Switched On – Daniel Avery: Ultra Truth (Phantasy Sound)

by Ben Hogwood

What’s the story?

On his albums to date, Daniel Avery has used music as a tool for escapism, dealing as he calls it in ‘misty-eyed euphoria’.

Ultra Truth is the first of his albums to take a completely opposite approach, looking to face the darkness of our times head on. Avery does so with a big production arsenal, aided by Ghost Culture and Manni Dee, while guest vocals are provided by HAAi, Jonnine Standish (HTRK), AK Paul with the voices of Marie Davidson, Kelly Lee Owens, Sherelle and James Massiah.

What’s the music like?

Given the brief outlined above, it comes as no surprise to report that Ultra Truth is a big beast of an album. It’s cover is a remarkably accurate guide to the music contained within, which twists and turns through various forms of discomfort, while also finding broad canvases of dark ambience. These become an effective and alluring backdrop.

The album is full of imaginative rhythms and big, big spaces. No space is bigger than the one found on the deeply mysterious Wall Of Sleep, which has a wall of sound and a thumping good rhythm, not to mention enchanting vocals from HAAi. Higher is equally immersive only with darker colouring, supported by an ominous bass sound. Lone Swordsman, meanwhile, has a fluorescent loop dancing in the middle distance

Sometimes the thick ambience can be oppressive, and Overflowing With Esscape expands so the speakers can barely contain its far reaching tendrils. By contrast, a track such as Collapsing Sky has an empty, remote feel – yet the floated chords still offer a form of consolation.

Avery’s rhythm tracks are often busy, providing a percussive clatter for the likes of Devotion, while thick and intensely ambient figures hang above like musical clouds. Only has more of a shoegaze / Cocteau Twins feel.

Does it all work?

It certainly does. As with his previous long players, Avery shows an effortless ease with structures large and small, meaning the listener can dip into individual tracks or pan out for the whole magnum opus.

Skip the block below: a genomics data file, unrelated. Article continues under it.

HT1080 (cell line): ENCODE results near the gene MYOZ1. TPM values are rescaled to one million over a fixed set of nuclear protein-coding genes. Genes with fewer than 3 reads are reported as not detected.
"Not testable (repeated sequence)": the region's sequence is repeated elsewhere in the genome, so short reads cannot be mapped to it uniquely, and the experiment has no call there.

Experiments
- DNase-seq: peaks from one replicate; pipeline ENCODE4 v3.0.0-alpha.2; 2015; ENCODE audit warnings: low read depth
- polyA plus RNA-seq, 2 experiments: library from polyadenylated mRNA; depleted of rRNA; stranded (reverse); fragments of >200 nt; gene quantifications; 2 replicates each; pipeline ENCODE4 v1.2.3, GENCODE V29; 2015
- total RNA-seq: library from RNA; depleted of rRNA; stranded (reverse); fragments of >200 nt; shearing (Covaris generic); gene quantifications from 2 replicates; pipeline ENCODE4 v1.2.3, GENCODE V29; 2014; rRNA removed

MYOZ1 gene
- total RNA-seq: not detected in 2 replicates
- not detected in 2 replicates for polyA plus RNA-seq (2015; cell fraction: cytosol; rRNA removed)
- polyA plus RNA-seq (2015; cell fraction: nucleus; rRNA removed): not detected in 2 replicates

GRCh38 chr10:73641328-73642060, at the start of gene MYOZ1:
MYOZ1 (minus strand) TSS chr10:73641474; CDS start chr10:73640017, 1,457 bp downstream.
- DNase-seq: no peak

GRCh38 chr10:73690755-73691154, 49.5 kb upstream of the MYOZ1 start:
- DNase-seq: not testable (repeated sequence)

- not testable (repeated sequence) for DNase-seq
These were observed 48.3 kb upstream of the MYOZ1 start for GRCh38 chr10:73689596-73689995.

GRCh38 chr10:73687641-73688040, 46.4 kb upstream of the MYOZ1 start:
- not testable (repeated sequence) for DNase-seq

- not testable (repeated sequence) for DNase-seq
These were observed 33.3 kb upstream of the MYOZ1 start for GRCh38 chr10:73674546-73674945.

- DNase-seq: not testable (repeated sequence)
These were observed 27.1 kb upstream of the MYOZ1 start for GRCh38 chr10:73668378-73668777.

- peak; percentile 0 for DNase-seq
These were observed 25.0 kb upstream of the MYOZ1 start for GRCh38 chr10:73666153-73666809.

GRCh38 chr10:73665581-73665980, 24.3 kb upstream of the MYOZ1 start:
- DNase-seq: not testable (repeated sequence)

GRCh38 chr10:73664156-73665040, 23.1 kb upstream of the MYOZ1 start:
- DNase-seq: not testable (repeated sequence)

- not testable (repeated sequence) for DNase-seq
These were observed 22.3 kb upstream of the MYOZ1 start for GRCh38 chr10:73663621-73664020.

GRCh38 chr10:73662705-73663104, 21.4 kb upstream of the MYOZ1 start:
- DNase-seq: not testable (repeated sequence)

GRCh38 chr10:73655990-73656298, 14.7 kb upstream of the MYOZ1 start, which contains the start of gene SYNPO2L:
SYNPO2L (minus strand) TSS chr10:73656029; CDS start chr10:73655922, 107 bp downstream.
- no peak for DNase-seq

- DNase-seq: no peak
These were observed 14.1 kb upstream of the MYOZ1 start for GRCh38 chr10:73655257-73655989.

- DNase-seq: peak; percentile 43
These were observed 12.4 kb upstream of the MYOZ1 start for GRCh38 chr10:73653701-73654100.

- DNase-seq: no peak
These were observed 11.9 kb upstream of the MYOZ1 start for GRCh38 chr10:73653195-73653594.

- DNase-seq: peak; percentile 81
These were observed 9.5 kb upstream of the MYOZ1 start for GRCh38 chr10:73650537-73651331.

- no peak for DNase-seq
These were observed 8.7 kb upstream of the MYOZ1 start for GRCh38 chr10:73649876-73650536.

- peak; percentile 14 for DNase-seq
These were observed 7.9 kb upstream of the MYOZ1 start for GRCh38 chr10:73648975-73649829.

Is it recommended?

Without hesitation. This is an artist whose body of work is gaining in stature with each release, as deep emotion and musical sensibilities sit seamlessly together. Another outstanding release.

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Switched On – Gabe Gurnsey: Diablo (Phantasy Sound / PIAS)

Reviewed by Ben Hogwood

What’s the story?

Diablo is an album for transportation. Not the car journey or train ride, though I can confirm it works on both – more the idea of transporting the listener straight into a hot, sweaty basement club somewhere, in the dead of night.

Gabe Gurnsey describes his new opus as being ‘formed out of a lot of trust and lust’, and credits his musical and physical other half, Tilly Morris, for her role in proceedings – not just as vocalist but as quality control and muse. Together they have made an album whose theme is release and escape, and to do it they use banks of keyboard sounds, vocal manipulation and a vocal hook or ten.

What’s the music like?

Hedonistic, in the best possible way. The twisting synth lines appear almost immediately on the horizon and stay for the duration, which is a good thing as they complement Morris’s voice perfectly. A fine first track, the single Push, sets out the stall, then the following Hey Diablo crackles with atmosphere.

With its vocals, Power Passion has an edge, leaning on 80s influences for its source material but also nailing a contemporary sound. The richly coloured Blessings struts forward confidently, while the synths on I Love A Sea On Fire bubble and weave, the deadpan vocal matched with liquid loops. Give Me is especially good, its vocal couplet beginning “Give me your oxygen”.

Special mention should be made of Morris, who proves the ideal foil to his electronics on this record. She brings something of the Eurythmics / Human League vibe to the table, but there is also a strong helping of Blancmange in the deadpan approach – which on repeated listening has a lot more depth than first meets the ear.

Does it all work?

Yes. There is a real frisson in a lot of these tracks, capturing the optimism and escapism we all feel on a good night in a club.

Is it recommended?

It is. Diablo is one of those albums looking backwards and forwards simultaneously, and Gurnsey’s awareness of both directions means that this new album works a treat.

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